There has been some research suggesting that training people to better estimate their Blood Alcohol Content (BAC), can help reduce accidents and improve risk-taking while drinking among college students (see here and here respectively).

I’m including a recent piece from one of our readers, telling us about her first over-21 drinking experience in Las-Vegas. I think this story exemplifies that young adults may often consume more alcohol than they are aware of while underestimating its effects Continue reading “How much alcohol is too much drinking? Knowing your BAC can be key!”

The appeal of anonymous internet sex – Weiner is not alone

I’m going to come right out and say it – I’ve been in Anthony Weiner’s shoes.

Anthony Weiner resignsFortunately for us, my family and I didn’t have to go through all of this on public television and no-one asked me to resign my position because my sexual misdeeds were never publicized. But after all my efforts and successes quitting the drug addiction that had plagued my life I had to deal with a darker, more secret, set of issues that almost brought down everything I’d worked so hard to build. Sex can be tricky.

So yes, somewhere out there are explicit pictures I sent to women I met online although I had long ago erased the sexy pictures they had sent my way. It was part of the purging process I went through with my wife as we tried to build our trust after a simply devastating betrayal; a long purging process that to some extent is still going on more than a year after everything came out. Like I said: Sex – tricky.

The day I was found out was probably the most embarrassing, gut-wrenching, ego-shattering day I will ever experience. It trumped going through a cavity search on my way to jail or seeing my family in the courtroom as I plead guilty to count after count in my drug case. There’s nothing quite as humbling as standing in front of the person you love admitting you betrayed them, lied to them, and did so repeatedly with multiple people.

A number of pieces I read on the topic suggested that feeling “hot” or “sexy” was the most important factor in Weinergate prompted me to write this piece even though I’ve obviously been mulling this over since the whole Weiner-sex thing became public. There is no doubt that impressing these random women and getting their approval of my sexuality was an important part of the appeal for me and it’s true that this is not something many men experience in their everyday life. Still, I don’t think it was the only part and it certainly didn’t feel like the most important.

As I’ve written about numerous times in regard to my drug use and addiction, I have impulsivity issues. I always have and likely always will although I’ve learned to function relatively well with them. The problems arise when the behaviors I engage in are kept private and for me, online sex-chatting with women was a pretty normal thing that had started in the days of MySpace and continued on unabated. The problem was that I obviously wasn’t going to let anyone in on the extent of it. When I would get in relationships online chatting would take a backseat,  but it never really disappeared.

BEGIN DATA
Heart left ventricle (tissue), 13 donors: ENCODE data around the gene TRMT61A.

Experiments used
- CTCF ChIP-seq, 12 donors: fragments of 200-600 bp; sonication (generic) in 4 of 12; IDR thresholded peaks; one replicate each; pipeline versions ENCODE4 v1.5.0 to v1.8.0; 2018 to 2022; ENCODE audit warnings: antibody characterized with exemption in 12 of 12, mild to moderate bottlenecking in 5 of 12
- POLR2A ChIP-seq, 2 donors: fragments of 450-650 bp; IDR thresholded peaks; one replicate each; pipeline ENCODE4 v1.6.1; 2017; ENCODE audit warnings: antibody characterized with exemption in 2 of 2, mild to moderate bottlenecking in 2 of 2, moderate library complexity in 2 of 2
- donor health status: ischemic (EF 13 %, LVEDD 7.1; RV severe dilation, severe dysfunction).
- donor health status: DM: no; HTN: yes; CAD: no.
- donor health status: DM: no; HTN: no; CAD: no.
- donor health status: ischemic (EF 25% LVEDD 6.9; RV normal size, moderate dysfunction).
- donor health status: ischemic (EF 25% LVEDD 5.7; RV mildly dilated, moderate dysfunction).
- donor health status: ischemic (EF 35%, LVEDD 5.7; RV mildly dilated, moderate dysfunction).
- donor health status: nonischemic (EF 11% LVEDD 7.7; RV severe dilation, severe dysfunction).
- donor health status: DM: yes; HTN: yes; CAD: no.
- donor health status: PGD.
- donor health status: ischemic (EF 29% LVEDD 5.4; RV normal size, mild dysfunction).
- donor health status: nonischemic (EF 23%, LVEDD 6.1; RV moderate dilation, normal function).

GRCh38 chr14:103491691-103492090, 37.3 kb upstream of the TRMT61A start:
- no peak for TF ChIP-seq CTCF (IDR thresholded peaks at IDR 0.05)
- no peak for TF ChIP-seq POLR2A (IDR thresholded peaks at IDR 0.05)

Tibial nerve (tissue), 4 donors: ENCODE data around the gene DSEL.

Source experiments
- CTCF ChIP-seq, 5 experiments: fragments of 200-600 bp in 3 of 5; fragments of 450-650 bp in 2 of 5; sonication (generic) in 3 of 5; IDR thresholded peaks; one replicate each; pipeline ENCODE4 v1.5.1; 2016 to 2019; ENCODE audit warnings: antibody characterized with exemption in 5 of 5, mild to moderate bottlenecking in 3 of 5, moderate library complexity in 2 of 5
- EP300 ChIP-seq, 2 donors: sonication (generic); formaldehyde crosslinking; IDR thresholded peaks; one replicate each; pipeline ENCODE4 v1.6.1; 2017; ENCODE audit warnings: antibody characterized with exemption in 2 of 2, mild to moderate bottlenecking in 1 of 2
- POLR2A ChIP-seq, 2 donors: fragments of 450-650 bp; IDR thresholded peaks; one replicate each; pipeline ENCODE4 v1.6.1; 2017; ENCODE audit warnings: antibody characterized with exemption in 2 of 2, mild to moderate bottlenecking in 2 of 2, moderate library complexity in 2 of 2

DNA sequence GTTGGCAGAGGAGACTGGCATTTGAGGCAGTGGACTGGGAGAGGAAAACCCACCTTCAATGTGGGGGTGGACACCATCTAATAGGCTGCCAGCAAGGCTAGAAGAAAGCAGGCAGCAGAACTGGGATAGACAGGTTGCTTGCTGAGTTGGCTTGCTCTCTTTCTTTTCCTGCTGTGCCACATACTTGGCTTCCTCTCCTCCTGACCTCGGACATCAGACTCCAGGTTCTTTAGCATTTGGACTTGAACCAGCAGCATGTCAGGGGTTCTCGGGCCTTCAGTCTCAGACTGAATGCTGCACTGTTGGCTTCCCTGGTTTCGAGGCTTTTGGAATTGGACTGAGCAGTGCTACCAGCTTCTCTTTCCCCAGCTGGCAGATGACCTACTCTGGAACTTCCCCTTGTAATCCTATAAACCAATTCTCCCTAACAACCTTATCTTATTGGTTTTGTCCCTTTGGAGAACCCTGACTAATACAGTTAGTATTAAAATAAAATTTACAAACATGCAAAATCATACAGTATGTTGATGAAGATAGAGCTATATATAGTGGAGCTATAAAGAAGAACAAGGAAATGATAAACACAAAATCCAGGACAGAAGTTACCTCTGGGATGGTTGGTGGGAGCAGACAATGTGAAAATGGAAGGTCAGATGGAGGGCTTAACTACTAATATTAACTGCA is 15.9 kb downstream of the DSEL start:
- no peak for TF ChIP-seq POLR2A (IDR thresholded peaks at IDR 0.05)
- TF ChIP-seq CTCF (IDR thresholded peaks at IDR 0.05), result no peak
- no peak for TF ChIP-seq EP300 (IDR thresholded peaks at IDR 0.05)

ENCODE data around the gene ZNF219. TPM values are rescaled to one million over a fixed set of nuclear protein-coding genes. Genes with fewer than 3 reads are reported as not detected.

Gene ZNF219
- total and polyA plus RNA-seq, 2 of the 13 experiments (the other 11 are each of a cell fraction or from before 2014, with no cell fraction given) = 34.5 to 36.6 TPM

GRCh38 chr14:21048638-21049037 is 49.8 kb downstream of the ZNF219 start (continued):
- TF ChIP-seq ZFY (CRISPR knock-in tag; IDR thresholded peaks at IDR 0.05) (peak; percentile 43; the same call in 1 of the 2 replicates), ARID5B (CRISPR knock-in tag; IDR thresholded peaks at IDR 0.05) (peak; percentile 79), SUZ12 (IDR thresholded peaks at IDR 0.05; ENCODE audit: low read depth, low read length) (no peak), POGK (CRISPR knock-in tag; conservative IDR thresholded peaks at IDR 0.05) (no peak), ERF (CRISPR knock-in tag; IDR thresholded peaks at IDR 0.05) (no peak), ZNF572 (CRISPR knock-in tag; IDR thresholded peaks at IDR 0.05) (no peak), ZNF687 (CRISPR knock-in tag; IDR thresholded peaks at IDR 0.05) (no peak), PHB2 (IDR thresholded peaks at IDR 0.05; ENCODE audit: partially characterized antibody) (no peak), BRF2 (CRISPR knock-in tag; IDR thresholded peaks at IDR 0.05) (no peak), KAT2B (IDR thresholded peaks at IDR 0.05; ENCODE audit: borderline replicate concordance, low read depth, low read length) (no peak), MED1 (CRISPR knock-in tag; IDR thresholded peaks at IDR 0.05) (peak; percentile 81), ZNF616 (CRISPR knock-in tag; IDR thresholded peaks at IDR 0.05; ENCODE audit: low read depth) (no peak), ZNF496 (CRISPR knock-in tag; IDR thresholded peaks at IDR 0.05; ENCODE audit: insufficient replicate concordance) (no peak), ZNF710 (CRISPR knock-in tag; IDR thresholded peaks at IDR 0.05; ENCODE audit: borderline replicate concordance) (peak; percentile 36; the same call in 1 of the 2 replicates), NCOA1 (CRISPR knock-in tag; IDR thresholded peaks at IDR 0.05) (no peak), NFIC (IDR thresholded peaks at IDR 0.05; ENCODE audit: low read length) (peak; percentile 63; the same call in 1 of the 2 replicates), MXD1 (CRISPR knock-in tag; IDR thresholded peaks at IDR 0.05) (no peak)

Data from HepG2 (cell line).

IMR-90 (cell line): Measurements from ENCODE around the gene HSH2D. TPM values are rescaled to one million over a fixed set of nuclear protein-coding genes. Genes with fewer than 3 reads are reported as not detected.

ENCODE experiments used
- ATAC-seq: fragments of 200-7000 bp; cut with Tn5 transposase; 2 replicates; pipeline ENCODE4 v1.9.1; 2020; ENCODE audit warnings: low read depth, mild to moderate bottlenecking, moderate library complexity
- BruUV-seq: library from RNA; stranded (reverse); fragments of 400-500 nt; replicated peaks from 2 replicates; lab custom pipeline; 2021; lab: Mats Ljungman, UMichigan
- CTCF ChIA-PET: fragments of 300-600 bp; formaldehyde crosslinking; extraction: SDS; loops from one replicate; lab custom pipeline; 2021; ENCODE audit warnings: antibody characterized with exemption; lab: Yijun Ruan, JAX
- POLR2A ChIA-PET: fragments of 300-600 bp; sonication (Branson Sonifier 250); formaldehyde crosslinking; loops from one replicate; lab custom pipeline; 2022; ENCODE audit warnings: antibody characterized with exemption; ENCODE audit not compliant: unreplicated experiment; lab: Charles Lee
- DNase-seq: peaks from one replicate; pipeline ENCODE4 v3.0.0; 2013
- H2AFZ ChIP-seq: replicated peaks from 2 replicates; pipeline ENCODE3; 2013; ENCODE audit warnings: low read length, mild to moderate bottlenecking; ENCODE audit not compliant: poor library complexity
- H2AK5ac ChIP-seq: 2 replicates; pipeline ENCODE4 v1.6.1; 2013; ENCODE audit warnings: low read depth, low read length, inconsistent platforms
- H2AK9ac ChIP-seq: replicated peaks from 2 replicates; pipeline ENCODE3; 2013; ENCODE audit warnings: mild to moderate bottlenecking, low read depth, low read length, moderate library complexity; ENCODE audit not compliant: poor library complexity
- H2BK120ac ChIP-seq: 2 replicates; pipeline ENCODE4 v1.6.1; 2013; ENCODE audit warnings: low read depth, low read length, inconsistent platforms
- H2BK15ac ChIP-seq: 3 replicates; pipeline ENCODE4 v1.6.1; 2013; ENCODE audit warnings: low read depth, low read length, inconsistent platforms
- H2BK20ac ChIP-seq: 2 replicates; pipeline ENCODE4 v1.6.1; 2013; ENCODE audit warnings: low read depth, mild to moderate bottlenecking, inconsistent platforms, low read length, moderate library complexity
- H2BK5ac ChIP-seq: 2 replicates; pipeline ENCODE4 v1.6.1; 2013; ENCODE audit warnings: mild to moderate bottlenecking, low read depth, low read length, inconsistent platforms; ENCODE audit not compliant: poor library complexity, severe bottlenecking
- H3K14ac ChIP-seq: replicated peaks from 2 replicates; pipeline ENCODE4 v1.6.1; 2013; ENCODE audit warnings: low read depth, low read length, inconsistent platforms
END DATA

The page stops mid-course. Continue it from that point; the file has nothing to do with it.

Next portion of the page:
There’s something appealing, at least for someone like me, about the idea of unattached women who are ready to act a little “dirty” whenever we were both in the mood without really expecting anything in return. The more involved I got the more resources I found for finding these women and the more effort I put into impressing them so I could get what I wanted in return. In some ways, it gave me a way to hold onto the freedom of being single without having to cross some imaginary physical boundary I had convinced myself was the real version of “cheating” I knew I wasn’t to cross (full disclosure – I’d already done that).

When you combine a long single life, the immediate gratification of online sex-chatting/image-swapping, and bad impulse control you end up with some pretty messy results. I ended up using every opportunity I could to get a glimpse of the next picture a woman sent me, read an explicit message, or follow up on a response to a picture I’d sent. I no longer had drugs and this semi-anonymous sex was my quick fix. The rush was very similar and given the relationship between my old meth use and sex it makes a lot of sense.

At first I’d diagnosed myself as a sex-addict, which seemed fitting given my experience with drugs and my previously-mentioned impulsivity. Now I think that at least a good portion of it has to do with the above influences along with a pretty distorted view of the male-female relationship I had put together from my early exposure to porn. But I’ll leave at least some of that to a later date.

For now, whether it offends others or not, I feel Anthony Weiner’s pain. I am almost certain that as deliberate as this behavior seems to everyone else it had become so compartmentalized in Anthony’s head that even he didn’t know the extent of it. Shameful, taboo, and somewhat compulsive behaviors tend to do that. I know they did for me. I hope he gets to keep his family as I got to keep mine. It took a lot of work and understanding from my amazing wife, but it’s possible. Sex is tricky, especially when it’s secret.